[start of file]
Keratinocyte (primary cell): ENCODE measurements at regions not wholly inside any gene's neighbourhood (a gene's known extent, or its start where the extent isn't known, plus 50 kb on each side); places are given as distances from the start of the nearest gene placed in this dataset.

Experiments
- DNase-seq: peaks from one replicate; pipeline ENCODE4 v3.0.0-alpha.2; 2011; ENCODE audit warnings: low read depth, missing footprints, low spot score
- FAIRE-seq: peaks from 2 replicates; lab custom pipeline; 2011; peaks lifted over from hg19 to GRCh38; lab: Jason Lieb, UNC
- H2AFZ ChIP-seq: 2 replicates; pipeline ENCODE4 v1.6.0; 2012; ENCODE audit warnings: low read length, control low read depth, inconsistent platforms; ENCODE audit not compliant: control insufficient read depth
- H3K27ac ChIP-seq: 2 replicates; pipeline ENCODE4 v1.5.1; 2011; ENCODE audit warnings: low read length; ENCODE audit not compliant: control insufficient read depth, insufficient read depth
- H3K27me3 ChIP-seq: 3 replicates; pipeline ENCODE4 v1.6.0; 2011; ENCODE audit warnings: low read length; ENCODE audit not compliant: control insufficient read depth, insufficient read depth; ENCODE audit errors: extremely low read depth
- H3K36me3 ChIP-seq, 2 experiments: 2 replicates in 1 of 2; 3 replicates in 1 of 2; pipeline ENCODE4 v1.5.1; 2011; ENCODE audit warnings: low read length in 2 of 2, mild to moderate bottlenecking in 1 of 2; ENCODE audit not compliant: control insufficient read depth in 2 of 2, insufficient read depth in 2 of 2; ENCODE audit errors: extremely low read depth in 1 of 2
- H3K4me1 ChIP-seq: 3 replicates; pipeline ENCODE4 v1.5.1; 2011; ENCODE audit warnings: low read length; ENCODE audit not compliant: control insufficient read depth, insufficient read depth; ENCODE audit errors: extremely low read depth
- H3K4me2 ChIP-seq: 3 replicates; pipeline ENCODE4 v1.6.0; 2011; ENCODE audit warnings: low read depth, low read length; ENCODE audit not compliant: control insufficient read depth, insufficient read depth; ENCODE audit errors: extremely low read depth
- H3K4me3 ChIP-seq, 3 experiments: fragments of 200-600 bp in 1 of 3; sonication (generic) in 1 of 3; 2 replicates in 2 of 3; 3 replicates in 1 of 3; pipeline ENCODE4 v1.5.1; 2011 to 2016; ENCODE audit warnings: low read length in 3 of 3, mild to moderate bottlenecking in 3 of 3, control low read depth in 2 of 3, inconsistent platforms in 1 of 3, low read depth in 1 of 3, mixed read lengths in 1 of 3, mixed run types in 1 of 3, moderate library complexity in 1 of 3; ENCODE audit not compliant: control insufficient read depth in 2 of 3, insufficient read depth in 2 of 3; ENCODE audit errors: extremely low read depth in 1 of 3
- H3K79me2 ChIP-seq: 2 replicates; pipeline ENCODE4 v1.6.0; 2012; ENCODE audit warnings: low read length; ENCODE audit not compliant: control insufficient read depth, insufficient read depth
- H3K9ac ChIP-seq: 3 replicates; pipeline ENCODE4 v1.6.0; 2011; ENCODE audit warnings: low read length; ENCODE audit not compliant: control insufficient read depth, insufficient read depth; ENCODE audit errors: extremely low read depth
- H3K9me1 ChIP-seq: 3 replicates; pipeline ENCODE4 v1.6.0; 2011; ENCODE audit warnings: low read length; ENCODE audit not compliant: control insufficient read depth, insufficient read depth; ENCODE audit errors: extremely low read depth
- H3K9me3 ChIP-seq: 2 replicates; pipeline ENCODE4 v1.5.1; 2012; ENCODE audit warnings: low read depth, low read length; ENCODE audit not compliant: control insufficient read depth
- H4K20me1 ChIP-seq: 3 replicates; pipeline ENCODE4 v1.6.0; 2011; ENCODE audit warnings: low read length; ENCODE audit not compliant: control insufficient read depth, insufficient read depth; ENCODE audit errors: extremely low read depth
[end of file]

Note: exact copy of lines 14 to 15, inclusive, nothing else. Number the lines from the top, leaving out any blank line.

- H3K9me1 ChIP-seq: 3 replicates; pipeline ENCODE4 v1.6.0; 2011; ENCODE audit warnings: low read length; ENCODE audit not compliant: control insufficient read depth, insufficient read depth; ENCODE audit errors: extremely low read depth
- H3K9me3 ChIP-seq: 2 replicates; pipeline ENCODE4 v1.5.1; 2012; ENCODE audit warnings: low read depth, low read length; ENCODE audit not compliant: control insufficient read depth